It’s time to give our offering!”
At this announcement, Indianapolis First Free Methodist Church cheers — complete with clapping, hollering and laughing. This tradition has not always been our history, but during First FMC’s most economically difficult times, it became part of our worship.
The Apostle Paul wrote to the church in Corinth encouraging them toward such behaviors and attitudes: “Each of you should give what you have decided in your heart to give, not reluctantly or under compulsion, for God loves a cheerful giver” (2 Corinthians 9:7).
A cheerful spirit has little to do with how much we have to give or what we have to give. It has everything to do with the Spirit by which we give. The Holy Spirit, which resides in us, is the very Spirit of the living God who, by nature, eternally exists to give. The Father didn’t give the Son because He had to (though one could make an argument that there was no other way), but God gave because He loved the world, which was and is full of people who would rather see Him dead than alive. He loves us, and giving for our benefit is the result of His character. We are thankful that we serve such a God.
When Jesus crossed paths with Simon Peter and Andrew and forever changed their lives, He extended to them an invitation. Jesus said, “Follow me” (Matthew 4:18–19, Mark 1:16–18).
This invitation was an opportunity for the two disciples to enter into the mystery of God. This invitation was one that was not coerced. In fact, all facets of the Christian journey function in this way. This includes giving, which serves as an invitation, not as an obligation for entering deeper into the journey with Christ.
Our church views giving in this way. It has become a de facto spiritual practice, allowing us as a community to engage God on a deeper level by accepting the invitation to give, let go and trust God. Our church is by no means a wealthy body of people. Yet the willingness to give freely so clearly exemplifies the joy of accepting this invitation.
When Zacchaeus unexpectedly welcomed Jesus into his home, he was not forced to give back all that he had stolen. But because of his new relationship with Jesus, Zacchaeus stood up and announced, “Look, Lord! Here and now I give half of my possessions to the poor, and if I have cheated anybody out of anything, I will pay back four times the amount” (Luke 19:8). Luke omits emotion from describing the transformed attitude and behavior of Zacchaeus, but everyone who reads this passage surely detects Zacchaeus’ enthusiasm and excitement about giving beyond what is required of him. I picture Jesus responding with a huge grin of surprise and satisfaction, tackling Zacchaeus with a hug and saying, “You see; this is what I’m talking about!” We want our worshipful giving to cause Jesus to feel the same way.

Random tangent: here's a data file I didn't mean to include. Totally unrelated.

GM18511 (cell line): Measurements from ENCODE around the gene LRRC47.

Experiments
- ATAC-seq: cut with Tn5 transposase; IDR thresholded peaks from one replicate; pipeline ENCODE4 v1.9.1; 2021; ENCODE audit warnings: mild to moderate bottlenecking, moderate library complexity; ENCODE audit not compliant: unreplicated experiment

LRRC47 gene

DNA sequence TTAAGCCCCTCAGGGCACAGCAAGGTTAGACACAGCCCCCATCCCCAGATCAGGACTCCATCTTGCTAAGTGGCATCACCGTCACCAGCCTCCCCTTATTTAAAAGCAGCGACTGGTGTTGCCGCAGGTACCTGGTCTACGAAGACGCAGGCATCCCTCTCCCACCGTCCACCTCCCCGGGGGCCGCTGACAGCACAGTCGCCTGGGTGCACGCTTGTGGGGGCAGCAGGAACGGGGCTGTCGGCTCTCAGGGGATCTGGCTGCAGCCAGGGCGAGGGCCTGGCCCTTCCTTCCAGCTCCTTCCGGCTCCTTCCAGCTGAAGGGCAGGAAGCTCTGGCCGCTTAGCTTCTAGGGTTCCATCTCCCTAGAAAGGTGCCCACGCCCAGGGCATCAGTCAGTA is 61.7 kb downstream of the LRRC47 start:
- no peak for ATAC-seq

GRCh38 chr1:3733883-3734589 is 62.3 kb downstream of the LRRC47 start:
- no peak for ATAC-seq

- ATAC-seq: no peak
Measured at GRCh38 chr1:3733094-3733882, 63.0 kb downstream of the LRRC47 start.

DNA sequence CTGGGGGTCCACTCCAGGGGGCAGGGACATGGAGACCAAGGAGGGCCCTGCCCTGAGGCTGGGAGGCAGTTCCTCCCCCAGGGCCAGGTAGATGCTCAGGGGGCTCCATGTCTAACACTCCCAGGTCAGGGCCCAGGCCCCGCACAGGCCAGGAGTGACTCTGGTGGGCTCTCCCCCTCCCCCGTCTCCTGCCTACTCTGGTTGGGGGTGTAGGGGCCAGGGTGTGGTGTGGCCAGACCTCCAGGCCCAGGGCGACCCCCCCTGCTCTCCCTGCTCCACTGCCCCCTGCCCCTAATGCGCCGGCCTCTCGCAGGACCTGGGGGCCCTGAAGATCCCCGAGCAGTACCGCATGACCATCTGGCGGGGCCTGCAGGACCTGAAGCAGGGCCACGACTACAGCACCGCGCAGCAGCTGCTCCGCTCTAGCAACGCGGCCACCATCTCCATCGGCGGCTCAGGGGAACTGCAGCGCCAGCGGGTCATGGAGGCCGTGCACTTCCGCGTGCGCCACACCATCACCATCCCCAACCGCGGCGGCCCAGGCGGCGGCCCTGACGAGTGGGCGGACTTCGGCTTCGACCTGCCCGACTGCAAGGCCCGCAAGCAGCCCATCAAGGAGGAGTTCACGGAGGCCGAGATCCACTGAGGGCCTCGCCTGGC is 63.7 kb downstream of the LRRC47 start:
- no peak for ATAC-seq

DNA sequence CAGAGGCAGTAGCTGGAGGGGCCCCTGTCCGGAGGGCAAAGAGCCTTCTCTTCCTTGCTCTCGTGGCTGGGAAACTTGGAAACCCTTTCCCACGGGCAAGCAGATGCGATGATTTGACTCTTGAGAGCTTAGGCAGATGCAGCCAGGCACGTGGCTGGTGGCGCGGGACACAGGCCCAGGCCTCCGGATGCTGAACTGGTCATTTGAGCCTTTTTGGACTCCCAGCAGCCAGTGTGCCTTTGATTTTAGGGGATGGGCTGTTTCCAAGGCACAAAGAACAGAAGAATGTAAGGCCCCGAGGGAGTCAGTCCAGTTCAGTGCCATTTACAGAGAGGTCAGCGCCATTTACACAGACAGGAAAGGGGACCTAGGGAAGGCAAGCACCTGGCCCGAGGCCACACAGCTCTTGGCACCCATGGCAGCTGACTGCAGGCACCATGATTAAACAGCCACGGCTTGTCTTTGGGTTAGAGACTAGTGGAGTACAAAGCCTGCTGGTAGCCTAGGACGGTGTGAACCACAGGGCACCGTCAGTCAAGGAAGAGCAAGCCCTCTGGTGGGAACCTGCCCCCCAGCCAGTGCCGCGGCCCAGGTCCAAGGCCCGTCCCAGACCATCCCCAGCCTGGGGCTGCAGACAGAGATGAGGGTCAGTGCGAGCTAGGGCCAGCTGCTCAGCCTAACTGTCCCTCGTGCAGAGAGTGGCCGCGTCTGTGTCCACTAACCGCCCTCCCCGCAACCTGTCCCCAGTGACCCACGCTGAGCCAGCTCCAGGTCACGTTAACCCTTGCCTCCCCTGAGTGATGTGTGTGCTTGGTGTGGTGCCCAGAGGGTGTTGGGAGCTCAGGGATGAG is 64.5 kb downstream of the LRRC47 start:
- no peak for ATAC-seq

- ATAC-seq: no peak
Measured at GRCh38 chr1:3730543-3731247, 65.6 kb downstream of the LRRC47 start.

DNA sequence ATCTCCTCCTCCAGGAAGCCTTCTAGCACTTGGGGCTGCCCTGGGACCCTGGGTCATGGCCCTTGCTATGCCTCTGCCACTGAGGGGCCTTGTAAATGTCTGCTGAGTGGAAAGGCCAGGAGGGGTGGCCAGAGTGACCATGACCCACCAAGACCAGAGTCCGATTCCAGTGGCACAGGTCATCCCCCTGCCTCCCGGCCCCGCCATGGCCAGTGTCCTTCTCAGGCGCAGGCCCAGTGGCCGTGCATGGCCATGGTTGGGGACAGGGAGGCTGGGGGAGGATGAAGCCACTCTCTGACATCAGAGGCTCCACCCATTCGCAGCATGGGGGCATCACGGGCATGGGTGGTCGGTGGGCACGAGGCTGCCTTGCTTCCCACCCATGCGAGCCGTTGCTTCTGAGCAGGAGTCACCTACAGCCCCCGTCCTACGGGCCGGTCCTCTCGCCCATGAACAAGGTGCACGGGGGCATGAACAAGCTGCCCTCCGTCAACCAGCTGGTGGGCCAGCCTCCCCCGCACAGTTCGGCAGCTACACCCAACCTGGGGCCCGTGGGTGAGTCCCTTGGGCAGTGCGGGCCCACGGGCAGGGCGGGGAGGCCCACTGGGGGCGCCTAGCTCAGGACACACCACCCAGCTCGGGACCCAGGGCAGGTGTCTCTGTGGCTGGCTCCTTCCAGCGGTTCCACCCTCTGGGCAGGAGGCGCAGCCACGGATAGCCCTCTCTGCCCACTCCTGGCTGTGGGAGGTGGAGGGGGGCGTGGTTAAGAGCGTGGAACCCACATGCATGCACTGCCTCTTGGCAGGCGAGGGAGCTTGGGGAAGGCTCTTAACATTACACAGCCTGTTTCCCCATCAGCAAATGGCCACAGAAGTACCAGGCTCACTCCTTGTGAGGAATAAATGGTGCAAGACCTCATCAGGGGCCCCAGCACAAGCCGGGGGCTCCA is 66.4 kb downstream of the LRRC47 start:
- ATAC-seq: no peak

What giving does that differs from other spiritual practices is that it calls us to evaluate what is typically our most sought-after and protected resource — our finances. The act of cheerful giving — whatever that looks like — offers up even our pocketbooks as an offering for Christ to use. As we celebrate and practice this discipline each week, we offer up this part of our heart for Christ to reign over.
This is not easy for most congregations. For some in our congregation, it surely is not easy. It is scary, when finances are already unstable or uncertain, to hold onto money with an open hand. But giving with joy and thankfulness recalibrates our hearts, giving us freedom from trusting in the money we have or are afraid to lose. Instead, this giving reminds us that God is our provider and the ultimate source of provision, not any amount of income.
When we give together weekly as a body of believers, we celebrate that God has given us grace to give. All that we have belongs to God in the first place. We simply give back to God what is rightly His. We respond to how He has already given and provided.
Some people in our church give change. Some give larger checks. Regardless of what is given, we celebrate and give thanks. The response of celebration frees our hands and hearts from holding onto our money. Celebration reminds us that we have accepted the invitation to follow Jesus with everything we are and everything we have, and in following Jesus, we have immense joy.
J.D. VanValin is the lead pastor of Indianapolis First Free Methodist Church. Josh Riddick is the church’s outreach pastor.1